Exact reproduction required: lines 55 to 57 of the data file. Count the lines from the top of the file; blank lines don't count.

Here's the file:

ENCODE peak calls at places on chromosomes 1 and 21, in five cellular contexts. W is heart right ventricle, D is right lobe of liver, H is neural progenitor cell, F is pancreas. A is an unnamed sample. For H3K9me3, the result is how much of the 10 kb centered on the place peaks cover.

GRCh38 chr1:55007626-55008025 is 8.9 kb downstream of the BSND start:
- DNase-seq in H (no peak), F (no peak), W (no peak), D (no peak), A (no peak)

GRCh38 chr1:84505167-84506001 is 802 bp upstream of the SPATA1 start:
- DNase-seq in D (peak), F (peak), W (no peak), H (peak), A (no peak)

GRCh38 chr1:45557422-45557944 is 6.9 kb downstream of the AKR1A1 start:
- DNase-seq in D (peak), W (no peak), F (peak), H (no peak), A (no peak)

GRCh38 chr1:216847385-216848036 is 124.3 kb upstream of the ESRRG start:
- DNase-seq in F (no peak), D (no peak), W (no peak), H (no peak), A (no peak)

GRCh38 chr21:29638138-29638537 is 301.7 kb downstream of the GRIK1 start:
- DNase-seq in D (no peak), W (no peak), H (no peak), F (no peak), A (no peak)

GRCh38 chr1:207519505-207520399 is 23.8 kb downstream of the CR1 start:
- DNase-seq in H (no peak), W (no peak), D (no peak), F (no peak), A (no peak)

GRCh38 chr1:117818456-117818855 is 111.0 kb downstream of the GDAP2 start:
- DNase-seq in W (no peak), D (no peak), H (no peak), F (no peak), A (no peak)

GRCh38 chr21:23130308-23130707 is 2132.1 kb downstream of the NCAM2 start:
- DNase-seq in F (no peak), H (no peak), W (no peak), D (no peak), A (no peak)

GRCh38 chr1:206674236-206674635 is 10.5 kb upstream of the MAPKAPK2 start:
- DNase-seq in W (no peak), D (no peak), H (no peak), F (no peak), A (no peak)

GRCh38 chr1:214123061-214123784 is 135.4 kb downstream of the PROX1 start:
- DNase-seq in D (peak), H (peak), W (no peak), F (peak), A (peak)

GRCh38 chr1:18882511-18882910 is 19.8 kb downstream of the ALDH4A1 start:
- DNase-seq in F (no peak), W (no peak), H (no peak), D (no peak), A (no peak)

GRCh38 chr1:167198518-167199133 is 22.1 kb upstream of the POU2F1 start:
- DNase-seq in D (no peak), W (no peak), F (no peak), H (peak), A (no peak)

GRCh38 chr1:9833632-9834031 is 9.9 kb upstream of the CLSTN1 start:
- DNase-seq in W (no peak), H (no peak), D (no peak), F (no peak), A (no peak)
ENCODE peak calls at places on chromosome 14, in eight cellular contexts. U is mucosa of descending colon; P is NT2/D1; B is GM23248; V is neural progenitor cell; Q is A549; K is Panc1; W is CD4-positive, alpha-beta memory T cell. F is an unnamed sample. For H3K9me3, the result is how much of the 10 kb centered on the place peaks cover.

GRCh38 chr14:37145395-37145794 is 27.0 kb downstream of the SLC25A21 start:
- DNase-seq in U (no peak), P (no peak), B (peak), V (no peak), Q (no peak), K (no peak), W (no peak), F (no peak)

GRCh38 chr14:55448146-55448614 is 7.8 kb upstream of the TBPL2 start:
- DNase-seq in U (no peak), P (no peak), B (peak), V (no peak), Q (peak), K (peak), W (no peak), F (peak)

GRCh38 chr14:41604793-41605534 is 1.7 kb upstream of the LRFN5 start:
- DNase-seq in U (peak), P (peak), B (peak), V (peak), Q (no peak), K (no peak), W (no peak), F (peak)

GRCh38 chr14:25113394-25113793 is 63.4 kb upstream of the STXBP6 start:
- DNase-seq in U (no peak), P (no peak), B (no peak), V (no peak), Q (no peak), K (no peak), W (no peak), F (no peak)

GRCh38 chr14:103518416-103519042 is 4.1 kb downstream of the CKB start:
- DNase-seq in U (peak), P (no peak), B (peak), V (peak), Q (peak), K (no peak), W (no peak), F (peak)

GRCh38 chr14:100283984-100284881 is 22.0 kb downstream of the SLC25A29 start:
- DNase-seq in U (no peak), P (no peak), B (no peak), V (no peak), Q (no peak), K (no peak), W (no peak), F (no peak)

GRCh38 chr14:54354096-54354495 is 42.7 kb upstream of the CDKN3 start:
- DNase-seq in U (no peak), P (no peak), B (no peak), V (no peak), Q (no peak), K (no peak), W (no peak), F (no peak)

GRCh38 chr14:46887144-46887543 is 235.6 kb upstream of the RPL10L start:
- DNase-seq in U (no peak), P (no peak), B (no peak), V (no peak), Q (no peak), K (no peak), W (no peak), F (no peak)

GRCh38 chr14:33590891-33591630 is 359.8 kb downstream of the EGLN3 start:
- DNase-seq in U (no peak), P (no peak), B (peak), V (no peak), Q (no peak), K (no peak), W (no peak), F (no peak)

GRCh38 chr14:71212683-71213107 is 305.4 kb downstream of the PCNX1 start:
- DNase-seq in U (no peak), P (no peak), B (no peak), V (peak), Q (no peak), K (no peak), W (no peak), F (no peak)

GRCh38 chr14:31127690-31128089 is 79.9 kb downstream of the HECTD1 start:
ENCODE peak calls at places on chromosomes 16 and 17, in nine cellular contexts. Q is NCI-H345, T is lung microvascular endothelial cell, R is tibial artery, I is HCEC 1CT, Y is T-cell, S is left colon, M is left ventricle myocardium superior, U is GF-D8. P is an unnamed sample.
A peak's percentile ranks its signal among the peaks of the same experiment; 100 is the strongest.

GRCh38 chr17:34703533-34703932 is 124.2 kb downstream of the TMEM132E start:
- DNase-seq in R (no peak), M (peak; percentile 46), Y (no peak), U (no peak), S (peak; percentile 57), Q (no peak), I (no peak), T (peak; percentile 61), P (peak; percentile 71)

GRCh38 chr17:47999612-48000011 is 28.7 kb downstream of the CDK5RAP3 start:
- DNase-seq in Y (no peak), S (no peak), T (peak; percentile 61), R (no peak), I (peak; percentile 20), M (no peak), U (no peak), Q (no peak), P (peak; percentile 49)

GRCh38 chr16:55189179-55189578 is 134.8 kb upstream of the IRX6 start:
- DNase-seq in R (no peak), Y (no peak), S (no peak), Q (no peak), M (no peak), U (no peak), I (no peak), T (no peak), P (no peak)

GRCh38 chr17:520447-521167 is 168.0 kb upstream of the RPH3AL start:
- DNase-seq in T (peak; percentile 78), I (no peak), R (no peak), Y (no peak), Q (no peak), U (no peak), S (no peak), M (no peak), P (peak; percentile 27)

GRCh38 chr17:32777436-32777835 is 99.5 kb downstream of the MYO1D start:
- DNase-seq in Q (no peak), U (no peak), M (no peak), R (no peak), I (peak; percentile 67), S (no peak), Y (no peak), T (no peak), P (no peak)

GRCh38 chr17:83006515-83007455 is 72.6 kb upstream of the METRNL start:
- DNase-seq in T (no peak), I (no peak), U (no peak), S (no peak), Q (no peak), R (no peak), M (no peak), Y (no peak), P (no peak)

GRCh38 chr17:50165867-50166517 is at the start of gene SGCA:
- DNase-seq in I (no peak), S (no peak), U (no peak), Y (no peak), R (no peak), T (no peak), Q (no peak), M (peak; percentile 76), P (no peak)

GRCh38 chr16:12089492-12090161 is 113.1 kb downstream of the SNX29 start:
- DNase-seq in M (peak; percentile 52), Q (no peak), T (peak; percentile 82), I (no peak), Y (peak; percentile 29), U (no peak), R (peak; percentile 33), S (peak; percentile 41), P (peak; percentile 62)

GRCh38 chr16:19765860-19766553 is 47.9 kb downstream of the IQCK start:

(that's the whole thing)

- DNase-seq in Y (no peak), S (no peak), T (peak; percentile 61), R (no peak), I (peak; percentile 20), M (no peak), U (no peak), Q (no peak), P (peak; percentile 49)

GRCh38 chr16:55189179-55189578 is 134.8 kb upstream of the IRX6 start:
- DNase-seq in R (no peak), Y (no peak), S (no peak), Q (no peak), M (no peak), U (no peak), I (no peak), T (no peak), P (no peak)